Winter landscape | Sesshu Toyo | 1486
Sesshu Toyo is the name of one of the most famous painters of the old Japan, although that is not his real name. It is known that he is born in the year 1420 in the samurai Oda family, but his original first name is unknown.
He gets the name of Toyo in 1431 when, under the pressure of his father, is enrolled as a student in the zen rinzai temple of Hofuku-ji. There he learns the use of the ink and wash painting through the Japanese calligraphy, along with instruction on religion. However, sayings say that Sesshu was undisciplined and, instead of studying, he spent the time drawing. Approximately in the year 1440, the painter moves to Kyoto (then, the capital city of Japan) and studies in the temple Shokoku-ki, under master Tensho Shubun, one of the most recognized artist of that time.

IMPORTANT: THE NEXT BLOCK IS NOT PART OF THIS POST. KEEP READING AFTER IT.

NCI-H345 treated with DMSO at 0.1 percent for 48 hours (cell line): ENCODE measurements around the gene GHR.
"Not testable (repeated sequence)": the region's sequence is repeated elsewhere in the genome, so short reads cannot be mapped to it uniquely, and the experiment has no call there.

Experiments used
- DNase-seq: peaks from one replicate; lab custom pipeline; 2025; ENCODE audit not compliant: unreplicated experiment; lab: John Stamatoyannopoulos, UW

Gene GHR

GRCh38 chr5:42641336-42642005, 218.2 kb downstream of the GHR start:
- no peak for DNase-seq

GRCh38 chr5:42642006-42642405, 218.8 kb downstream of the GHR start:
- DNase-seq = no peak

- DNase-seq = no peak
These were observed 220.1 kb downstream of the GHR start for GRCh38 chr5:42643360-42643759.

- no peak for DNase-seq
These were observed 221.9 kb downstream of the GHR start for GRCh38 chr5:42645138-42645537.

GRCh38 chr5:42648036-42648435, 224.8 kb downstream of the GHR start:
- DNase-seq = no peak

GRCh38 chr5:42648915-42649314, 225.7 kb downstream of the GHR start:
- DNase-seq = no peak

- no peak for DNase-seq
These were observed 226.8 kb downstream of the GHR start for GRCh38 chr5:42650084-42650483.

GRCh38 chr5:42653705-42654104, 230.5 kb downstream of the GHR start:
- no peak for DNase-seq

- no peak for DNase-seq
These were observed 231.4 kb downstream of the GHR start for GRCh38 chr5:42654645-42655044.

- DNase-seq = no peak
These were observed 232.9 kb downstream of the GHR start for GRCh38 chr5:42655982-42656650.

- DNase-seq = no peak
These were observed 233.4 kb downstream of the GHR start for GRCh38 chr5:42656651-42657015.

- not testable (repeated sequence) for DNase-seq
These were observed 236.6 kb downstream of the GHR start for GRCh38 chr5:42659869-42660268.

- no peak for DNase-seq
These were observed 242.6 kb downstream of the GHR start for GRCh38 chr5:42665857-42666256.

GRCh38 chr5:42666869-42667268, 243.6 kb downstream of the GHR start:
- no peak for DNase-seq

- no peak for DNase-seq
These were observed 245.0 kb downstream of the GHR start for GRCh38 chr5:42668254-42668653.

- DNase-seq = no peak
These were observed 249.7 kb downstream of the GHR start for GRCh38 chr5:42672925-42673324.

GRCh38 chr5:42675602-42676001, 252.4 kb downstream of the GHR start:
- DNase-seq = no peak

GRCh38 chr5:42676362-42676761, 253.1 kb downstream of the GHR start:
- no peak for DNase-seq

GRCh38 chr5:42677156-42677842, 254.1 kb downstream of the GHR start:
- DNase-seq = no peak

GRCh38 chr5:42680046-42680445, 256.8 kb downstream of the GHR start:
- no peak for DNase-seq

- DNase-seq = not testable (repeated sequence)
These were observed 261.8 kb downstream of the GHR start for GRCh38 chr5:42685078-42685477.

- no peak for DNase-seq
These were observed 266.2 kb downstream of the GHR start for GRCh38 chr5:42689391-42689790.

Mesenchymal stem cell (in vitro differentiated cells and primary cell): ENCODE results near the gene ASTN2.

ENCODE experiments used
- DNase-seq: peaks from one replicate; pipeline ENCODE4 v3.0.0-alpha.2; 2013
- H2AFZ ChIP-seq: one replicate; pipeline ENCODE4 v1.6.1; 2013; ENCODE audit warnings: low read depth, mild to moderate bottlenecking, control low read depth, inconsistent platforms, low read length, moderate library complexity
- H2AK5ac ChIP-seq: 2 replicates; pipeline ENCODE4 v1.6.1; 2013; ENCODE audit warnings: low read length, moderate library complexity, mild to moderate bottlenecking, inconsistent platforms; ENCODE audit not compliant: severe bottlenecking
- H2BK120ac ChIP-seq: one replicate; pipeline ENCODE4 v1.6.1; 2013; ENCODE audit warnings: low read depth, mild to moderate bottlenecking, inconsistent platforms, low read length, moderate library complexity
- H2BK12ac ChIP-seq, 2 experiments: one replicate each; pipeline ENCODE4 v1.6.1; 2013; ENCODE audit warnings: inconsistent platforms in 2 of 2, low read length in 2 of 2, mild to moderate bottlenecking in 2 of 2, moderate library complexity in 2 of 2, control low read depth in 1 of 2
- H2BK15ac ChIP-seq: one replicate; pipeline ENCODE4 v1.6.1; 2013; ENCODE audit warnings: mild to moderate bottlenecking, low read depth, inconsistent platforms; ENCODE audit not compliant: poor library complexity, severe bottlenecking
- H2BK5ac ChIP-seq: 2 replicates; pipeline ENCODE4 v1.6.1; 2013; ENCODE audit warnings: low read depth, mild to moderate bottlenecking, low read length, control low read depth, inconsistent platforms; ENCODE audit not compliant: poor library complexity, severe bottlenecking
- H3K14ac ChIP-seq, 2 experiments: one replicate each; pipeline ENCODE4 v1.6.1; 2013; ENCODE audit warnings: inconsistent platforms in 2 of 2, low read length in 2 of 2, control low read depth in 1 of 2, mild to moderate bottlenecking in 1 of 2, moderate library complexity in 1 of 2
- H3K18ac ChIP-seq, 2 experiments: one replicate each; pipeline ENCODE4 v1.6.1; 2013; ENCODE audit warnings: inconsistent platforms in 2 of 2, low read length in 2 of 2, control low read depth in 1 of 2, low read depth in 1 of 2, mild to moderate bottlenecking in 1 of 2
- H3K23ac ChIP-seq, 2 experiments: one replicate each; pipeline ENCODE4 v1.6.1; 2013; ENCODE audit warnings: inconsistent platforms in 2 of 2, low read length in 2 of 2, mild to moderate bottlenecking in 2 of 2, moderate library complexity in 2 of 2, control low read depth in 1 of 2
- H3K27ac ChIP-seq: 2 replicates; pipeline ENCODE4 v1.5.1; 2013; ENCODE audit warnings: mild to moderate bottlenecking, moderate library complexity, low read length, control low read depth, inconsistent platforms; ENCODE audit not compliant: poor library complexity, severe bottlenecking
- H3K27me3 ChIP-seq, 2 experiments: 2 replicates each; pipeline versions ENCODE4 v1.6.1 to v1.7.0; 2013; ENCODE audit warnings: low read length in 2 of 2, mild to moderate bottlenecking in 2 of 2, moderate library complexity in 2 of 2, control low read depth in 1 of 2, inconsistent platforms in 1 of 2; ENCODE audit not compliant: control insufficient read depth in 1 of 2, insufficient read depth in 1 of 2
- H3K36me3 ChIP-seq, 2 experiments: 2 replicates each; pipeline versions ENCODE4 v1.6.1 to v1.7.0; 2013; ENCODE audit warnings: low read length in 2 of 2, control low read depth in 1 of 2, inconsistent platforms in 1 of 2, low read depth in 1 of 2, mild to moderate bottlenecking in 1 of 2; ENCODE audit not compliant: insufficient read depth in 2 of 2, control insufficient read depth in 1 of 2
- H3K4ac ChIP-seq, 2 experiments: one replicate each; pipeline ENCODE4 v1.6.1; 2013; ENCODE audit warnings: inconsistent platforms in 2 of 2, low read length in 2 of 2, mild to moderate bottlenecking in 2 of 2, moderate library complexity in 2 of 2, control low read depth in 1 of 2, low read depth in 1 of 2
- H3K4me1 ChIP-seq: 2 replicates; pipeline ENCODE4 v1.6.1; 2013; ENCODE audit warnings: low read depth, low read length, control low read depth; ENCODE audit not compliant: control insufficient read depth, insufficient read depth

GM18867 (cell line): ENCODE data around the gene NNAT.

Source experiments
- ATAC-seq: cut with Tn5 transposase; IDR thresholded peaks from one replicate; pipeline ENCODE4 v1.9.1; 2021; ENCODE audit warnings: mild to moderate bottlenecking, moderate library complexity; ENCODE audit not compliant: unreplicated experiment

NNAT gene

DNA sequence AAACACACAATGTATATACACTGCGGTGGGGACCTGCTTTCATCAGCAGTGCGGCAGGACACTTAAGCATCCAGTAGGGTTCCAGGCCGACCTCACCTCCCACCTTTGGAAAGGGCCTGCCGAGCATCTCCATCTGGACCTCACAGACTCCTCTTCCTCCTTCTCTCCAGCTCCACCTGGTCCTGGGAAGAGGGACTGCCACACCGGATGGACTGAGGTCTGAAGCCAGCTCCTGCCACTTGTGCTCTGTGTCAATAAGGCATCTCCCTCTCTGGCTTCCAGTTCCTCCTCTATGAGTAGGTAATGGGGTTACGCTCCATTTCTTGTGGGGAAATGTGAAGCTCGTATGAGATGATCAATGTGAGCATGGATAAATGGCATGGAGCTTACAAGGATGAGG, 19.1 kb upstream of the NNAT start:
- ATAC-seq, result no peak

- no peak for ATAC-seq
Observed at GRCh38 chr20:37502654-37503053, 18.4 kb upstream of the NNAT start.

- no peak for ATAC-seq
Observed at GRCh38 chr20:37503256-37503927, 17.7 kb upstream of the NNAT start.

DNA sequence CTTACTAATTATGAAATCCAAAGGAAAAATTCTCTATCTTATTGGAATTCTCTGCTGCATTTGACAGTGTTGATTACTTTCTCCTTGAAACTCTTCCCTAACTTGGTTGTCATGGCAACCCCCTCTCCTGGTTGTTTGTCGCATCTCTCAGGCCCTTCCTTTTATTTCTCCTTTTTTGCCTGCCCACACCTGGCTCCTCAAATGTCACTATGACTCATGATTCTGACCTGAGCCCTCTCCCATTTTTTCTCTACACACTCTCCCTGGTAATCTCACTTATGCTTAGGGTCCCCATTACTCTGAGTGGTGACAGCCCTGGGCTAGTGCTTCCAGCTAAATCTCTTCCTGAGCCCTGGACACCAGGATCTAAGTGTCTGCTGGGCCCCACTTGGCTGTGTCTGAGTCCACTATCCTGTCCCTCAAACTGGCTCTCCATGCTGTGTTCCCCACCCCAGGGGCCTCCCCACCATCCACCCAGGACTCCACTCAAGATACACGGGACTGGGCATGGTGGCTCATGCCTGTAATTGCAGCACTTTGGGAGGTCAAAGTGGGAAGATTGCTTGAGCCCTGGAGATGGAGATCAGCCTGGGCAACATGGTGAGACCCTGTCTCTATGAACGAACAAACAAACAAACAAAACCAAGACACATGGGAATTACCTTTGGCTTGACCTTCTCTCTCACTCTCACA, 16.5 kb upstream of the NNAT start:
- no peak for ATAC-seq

The style of his master was inspired by the Chinese Song dynasty and Sesshu, loyal apprentice copies him. At that time, Sesshu (“snow boat”) begins to call himself that way and travels to China in order to learn more of their painting, receiving even commissions from the imperial palace in Beijing.
Winter landscape, along with Autumn landscape, were painter possibly in 1486. Today’s work is a great example of the sumi-e Japanese painting, that only use wash ink. Despite being monochromatic, the different scales of grays give the canvas at dreamy atmosphere, slightly mysterious. Here, it doesn’t matter the simplicity of shapes of constructions, trees and the person; or the evident incoherence of the sizes between the trees and a mountain: this kind of painting just want to takes us to another frame of mind… of self-awareness, peace and welfare.